Conservation Model Benefits Both Ecological and Economic Needs of Great Salt Lake
By Notre Dame
In the United States, the Great Salt Lake in Utah is home to a multimillion dollar brine shrimp industry, which collects and sells the brine shrimp cysts, or eggs, as a food source for prawn farming around the world. However, the GSL and brine shrimp are also a key resource for waterbirds during migration and nesting. To balance the needs of the animals and the industry that rely on brine shrimp cysts, a University of Notre Dame researcher and the Utah Division of Wildlife Resources (UDWR) completed a study over 20 years to evaluate and improve management of the GSL.
In the 1990s, concerns emerged about how the harvesting of brine shrimp cysts was affecting the needs of waterbirds that annually utilize the GSL. In 1992, the State of Utah began requiring harvesters to purchase a license to better monitor the industry. Then, just four years later, a formal harvest management system was finally put into place after an emergency closure of the cyst harvest season, which was necessary to protect the lake’s ecological system.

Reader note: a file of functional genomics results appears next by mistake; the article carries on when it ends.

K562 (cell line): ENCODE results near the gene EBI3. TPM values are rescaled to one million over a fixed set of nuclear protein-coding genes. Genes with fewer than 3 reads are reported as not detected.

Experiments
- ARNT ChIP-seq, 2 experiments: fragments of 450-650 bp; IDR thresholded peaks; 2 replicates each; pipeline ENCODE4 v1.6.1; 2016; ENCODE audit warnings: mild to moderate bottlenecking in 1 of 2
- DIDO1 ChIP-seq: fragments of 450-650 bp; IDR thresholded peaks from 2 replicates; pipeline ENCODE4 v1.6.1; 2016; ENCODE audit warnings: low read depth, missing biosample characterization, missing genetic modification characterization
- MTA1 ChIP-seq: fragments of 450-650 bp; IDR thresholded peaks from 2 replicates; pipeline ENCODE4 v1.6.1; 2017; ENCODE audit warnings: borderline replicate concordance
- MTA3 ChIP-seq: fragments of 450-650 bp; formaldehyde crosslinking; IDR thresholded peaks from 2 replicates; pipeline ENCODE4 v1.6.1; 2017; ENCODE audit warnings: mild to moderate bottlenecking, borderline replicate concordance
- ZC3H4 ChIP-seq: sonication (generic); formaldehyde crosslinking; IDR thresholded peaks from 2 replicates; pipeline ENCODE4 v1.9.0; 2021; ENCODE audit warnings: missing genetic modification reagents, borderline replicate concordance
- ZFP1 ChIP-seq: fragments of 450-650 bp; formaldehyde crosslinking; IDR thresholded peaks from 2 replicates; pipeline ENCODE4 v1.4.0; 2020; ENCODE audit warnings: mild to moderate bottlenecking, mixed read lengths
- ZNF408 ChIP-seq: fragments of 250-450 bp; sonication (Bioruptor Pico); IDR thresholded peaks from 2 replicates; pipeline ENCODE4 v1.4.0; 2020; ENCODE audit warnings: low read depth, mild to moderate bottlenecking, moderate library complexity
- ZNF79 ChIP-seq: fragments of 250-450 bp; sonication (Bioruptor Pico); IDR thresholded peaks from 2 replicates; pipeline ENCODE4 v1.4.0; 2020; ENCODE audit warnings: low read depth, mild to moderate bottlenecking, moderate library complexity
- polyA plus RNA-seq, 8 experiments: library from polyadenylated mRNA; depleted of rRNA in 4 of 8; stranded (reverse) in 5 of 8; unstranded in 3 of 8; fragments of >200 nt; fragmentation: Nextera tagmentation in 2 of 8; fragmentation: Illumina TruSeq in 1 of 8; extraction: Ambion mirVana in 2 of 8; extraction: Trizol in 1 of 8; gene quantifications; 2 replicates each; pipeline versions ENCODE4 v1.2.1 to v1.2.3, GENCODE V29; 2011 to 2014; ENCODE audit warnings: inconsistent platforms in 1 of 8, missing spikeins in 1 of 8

“I began studying the GSL in 1994 with the UDWR before any harvesting limitations had been set,” said Gary Belovsky, Gillen Director of the University of Notre Dame Environmental Research Center and professor of biological sciences. “Due to our timing and expertise, our research team had a unique opportunity to develop a management strategy, see it eventually implemented through policy, and realize the benefits of adaptive management to conservation and industry in real-time.”